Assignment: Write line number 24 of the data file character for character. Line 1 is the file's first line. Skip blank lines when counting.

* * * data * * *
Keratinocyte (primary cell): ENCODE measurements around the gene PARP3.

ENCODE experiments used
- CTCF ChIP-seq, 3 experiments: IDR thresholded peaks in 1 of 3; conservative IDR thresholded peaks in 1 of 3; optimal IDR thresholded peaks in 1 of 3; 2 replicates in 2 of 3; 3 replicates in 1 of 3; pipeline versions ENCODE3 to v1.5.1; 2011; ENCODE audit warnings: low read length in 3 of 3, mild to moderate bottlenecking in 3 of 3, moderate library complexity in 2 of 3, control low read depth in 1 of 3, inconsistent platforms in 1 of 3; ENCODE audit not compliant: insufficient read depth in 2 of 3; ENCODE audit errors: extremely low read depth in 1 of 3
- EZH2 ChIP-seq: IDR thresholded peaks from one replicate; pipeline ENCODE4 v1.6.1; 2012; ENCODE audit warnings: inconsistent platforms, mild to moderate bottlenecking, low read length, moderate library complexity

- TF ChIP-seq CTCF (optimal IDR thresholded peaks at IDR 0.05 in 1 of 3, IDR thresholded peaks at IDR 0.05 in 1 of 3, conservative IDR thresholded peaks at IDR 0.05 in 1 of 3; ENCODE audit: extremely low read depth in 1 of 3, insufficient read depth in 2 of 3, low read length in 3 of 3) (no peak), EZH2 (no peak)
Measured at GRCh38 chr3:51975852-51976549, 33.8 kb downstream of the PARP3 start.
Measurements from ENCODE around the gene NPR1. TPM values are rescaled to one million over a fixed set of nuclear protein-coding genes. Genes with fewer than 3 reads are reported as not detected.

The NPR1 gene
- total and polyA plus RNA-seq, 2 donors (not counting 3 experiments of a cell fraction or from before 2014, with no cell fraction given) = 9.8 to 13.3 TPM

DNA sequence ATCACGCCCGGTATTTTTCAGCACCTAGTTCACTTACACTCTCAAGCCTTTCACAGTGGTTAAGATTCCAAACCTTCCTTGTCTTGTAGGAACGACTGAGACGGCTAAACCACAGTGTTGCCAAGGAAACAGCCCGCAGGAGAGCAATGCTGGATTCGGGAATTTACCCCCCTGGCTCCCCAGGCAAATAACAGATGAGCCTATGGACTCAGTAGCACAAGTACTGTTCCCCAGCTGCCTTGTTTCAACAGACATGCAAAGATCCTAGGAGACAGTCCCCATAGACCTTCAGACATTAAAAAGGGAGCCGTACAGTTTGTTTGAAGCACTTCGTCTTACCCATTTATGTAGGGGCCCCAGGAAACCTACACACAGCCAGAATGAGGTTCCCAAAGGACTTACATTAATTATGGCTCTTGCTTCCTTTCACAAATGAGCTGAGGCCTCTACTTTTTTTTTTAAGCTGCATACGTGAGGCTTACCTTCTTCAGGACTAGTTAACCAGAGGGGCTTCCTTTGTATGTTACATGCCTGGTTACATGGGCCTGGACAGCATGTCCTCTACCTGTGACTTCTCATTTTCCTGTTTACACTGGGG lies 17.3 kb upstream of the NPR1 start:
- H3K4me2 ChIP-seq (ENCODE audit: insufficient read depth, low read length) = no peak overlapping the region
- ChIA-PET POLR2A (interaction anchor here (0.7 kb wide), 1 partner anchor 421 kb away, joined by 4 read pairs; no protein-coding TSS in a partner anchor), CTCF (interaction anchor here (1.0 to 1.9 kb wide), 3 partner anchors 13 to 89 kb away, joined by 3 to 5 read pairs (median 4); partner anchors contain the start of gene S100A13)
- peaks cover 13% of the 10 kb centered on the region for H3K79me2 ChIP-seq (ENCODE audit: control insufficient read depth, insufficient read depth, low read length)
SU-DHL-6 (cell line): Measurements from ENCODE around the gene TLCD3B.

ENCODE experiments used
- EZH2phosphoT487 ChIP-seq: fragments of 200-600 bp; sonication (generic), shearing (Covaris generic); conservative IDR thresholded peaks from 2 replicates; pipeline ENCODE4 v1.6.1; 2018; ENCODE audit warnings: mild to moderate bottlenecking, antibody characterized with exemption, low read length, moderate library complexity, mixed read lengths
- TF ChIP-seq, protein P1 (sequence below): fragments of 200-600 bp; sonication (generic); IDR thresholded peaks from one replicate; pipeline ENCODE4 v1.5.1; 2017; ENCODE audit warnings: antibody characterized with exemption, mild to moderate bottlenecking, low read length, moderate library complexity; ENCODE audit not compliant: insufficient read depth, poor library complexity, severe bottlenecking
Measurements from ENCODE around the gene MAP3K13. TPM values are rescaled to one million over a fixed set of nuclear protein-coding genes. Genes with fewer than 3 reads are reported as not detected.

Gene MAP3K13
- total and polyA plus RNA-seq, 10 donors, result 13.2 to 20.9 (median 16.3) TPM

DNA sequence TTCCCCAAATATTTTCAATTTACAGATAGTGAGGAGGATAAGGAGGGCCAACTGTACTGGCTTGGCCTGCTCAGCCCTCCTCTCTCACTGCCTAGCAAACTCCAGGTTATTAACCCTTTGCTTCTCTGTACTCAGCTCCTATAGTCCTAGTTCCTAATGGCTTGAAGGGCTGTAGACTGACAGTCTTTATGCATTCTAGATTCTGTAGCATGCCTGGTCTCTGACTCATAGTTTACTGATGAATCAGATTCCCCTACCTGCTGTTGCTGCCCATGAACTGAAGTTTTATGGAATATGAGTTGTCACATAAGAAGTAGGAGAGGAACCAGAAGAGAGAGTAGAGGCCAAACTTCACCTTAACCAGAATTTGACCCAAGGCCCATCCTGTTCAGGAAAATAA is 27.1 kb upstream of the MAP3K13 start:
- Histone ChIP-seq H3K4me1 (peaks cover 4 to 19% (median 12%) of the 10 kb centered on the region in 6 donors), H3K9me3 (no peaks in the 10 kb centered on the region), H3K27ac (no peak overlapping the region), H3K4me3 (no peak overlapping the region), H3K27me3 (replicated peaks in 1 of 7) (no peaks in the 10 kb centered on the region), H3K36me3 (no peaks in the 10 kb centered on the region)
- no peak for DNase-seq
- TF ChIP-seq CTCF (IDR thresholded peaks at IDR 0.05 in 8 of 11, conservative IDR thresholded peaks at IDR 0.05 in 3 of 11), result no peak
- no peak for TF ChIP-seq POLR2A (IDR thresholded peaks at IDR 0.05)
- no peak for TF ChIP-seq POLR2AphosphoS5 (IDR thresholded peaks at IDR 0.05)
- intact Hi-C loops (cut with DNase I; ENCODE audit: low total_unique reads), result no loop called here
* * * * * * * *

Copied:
- TF ChIP-seq CTCF (IDR thresholded peaks at IDR 0.05 in 8 of 11, conservative IDR thresholded peaks at IDR 0.05 in 3 of 11), result no peak